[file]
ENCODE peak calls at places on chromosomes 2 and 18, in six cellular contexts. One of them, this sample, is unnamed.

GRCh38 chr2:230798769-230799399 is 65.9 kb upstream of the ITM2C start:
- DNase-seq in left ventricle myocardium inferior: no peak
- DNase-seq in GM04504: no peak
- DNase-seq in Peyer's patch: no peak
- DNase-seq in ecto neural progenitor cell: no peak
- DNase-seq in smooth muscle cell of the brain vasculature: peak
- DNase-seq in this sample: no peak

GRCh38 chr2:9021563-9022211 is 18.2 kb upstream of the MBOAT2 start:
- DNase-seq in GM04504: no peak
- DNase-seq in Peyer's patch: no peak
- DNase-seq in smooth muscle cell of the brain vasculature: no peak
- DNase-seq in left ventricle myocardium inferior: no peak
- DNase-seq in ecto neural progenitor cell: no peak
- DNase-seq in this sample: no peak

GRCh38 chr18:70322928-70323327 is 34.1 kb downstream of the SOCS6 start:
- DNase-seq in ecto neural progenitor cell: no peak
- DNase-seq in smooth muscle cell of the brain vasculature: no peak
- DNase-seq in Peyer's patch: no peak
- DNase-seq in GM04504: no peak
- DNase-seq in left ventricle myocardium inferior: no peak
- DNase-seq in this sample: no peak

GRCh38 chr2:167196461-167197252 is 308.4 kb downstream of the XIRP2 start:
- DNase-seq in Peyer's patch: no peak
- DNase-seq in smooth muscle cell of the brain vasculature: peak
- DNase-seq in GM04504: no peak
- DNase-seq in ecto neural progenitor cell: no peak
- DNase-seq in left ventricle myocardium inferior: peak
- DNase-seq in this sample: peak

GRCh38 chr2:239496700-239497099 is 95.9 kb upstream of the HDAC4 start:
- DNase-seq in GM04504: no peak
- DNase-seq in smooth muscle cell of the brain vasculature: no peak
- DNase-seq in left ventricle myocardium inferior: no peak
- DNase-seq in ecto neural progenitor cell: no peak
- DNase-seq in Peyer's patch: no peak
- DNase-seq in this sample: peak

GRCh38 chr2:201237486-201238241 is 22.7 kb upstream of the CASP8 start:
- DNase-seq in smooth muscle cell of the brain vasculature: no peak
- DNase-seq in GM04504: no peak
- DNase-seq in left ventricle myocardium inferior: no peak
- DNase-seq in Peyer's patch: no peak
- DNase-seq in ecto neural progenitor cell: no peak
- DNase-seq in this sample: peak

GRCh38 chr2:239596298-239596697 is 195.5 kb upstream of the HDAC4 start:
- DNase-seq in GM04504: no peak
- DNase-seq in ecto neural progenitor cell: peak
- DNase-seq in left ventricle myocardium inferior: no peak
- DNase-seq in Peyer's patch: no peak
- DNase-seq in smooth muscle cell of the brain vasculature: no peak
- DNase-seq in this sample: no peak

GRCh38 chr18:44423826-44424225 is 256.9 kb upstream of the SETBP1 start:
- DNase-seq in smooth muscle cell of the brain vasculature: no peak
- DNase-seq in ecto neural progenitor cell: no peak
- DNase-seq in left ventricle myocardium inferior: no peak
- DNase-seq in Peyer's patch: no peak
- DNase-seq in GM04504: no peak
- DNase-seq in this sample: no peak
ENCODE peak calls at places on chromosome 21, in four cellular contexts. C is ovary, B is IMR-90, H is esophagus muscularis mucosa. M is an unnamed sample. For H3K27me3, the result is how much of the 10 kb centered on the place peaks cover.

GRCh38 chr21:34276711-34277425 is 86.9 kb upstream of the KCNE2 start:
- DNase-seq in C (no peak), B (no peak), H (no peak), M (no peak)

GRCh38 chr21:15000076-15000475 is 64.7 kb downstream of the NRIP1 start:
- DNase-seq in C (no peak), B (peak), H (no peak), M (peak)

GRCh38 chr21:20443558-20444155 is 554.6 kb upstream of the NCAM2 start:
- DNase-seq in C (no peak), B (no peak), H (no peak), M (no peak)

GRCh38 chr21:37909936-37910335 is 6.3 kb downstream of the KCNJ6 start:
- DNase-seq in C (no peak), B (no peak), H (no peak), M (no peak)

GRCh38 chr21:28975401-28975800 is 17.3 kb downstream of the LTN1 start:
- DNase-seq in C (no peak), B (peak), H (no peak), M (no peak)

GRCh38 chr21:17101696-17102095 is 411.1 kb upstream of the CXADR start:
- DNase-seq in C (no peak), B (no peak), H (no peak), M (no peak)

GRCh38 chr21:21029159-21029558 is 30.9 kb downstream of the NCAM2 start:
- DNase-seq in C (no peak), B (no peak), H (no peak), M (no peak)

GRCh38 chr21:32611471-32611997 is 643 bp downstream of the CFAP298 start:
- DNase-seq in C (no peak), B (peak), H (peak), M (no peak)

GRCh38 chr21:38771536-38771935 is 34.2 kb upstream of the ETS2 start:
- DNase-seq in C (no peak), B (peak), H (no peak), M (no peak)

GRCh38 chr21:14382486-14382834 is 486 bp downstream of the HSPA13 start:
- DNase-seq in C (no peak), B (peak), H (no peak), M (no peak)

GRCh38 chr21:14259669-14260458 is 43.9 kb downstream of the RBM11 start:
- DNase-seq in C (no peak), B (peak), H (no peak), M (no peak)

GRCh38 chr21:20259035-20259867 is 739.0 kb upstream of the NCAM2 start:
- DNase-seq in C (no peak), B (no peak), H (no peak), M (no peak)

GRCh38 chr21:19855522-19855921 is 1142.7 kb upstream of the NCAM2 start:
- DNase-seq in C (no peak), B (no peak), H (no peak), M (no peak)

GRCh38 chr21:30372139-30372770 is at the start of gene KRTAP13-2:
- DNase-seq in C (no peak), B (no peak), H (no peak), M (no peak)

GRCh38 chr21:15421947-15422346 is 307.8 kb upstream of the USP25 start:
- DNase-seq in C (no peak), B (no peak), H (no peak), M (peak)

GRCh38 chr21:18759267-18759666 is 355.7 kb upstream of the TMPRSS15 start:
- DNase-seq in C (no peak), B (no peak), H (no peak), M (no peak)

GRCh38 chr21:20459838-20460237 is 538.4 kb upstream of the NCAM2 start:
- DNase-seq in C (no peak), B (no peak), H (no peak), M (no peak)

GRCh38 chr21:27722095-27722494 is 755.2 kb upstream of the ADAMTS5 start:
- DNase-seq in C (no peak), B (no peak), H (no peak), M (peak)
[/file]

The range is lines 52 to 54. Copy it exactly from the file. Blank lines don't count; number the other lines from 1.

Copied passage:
- DNase-seq in smooth muscle cell of the brain vasculature: no peak
- DNase-seq in ecto neural progenitor cell: no peak
- DNase-seq in left ventricle myocardium inferior: no peak